McHugh: I know Lara Kercinik! I hope she gets to see you perform in this production. Moving on...the characters in the script are written as men. Yet, PPTC cast women in the roles. Has that been a challenge to you as the actor? Or not? 

Lewis: On the surface, some things just don’t transfer easily from a script for men to a script for women. But Dom and my castmates Sheri Warren and Jocelyn Adamski and I have worked to smooth over some of the changes.  But the heart of the story, the meat of Yasmina Reza’s argument, isn’t dependent on gender.  “Art” is fundamentally about being human and navigating the dynamics of friendships.


McHugh: How is your character like you? Different? 

Lewis: Sabine has a very high-level knowledge of and appreciation for visual art.  We’re alike in that I, too, can easily “geek out” and talk on a very high level about classical singing, opera and vocal repertoire.  Sabine says she doesn’t blame Margot for not being interested in art the way Sabine is and believe me, most people in my life are not fans of classical singing and I certainly don’t blame them for not being into opera or classical vocal music.  But where Sabine and I differ: I’m pretty sure I would not invest in the painting Sabine does.

McHugh: What sort of person is going to love this show? 

Lewis: Anyone who loves clever repartee involving the philosophy of art mixed with the stuff of what makes up friendships will enjoy this production of “Art.” Anyone who loves the intimacy and immediacy of live theater in a smaller venue will love this production of “Art.”  Anyone who likes to sip an “adult beverage” while doing all the preceding, will love this production of “Art.”  And anyone who likes getting in on the inception of building a new artistic home for PPTC and knowing they helped establish a wonderful theater company and helped grow the local performing arts community will just love it!  It’s a very exciting time for Parker Players!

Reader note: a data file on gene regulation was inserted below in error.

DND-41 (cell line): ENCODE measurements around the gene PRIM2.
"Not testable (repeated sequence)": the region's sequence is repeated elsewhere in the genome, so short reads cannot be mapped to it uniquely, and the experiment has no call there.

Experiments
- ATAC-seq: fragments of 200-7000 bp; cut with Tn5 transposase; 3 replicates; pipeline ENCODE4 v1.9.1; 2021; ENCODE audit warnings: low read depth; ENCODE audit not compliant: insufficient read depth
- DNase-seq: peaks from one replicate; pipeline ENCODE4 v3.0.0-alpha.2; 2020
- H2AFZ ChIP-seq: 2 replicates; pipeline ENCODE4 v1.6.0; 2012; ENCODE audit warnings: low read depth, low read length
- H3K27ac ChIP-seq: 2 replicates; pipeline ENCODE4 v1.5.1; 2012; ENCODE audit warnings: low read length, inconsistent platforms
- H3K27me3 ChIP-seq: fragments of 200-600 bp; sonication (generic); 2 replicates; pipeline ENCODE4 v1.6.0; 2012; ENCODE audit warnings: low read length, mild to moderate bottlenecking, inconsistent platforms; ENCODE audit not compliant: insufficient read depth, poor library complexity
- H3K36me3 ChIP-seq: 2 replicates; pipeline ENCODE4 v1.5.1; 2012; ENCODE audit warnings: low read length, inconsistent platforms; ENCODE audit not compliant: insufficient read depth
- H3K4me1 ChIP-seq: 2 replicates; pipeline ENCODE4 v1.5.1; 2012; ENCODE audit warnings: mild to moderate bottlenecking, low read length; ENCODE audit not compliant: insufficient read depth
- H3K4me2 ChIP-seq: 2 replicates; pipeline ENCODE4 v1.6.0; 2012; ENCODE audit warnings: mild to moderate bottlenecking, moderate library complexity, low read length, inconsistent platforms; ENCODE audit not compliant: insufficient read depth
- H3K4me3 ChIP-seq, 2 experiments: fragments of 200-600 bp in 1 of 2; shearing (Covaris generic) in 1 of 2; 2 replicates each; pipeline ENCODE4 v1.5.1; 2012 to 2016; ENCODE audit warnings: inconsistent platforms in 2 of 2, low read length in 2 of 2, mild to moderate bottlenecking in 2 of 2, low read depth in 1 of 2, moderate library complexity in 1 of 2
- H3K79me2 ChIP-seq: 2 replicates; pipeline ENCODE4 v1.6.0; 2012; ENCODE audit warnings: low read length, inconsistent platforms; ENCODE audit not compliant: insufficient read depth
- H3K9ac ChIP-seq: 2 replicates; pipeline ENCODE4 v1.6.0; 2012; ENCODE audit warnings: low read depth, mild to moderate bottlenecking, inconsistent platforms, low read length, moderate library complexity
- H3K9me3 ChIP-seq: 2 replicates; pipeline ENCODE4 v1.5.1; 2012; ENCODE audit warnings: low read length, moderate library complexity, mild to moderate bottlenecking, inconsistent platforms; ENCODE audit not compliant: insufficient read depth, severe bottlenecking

McHugh: Call someone out by name: who must come see this production?

Lewis: Rory Cooney and the St. Anne Choir and Band: you guys had better come! They know me for my singing but here, I’m ACTING (for reference, please see SNL’s Jon Lovitz’s inimitable Master Thespian sketches). 

McHugh: What will the audience be thinking about in the car as they drive home after this show?

Lewis: That was so fun! Isn’t it great we have live, professional theater right here in Barrington? Let’s make sure to help PPTC get their “Stage the Build” project done!

McHugh: Without giving anything away, what’s your favorite line of dialogue?

Lewis: “Read Seneca.”  As a Great Books major, I find this line resonates with me on so many different levels.  I won’t go into details but keep an ear out for it.

McHugh: What’s the last thing you do before you step out on stage / the curtain goes up?

Lewis: I say a prayer of thanksgiving as I take a deep breath.

McHugh: Anything else you want to add?

Lewis: I have thoroughly enjoyed working with the PPTC team – everyone is so welcoming and easy-going.  And I have enjoyed every minute in the rehearsal room with director Dominic Green and my fellow cast members Jocelyn Adamski and Sheri Warren – they are such great creative forces that inspire me to be the best I can be.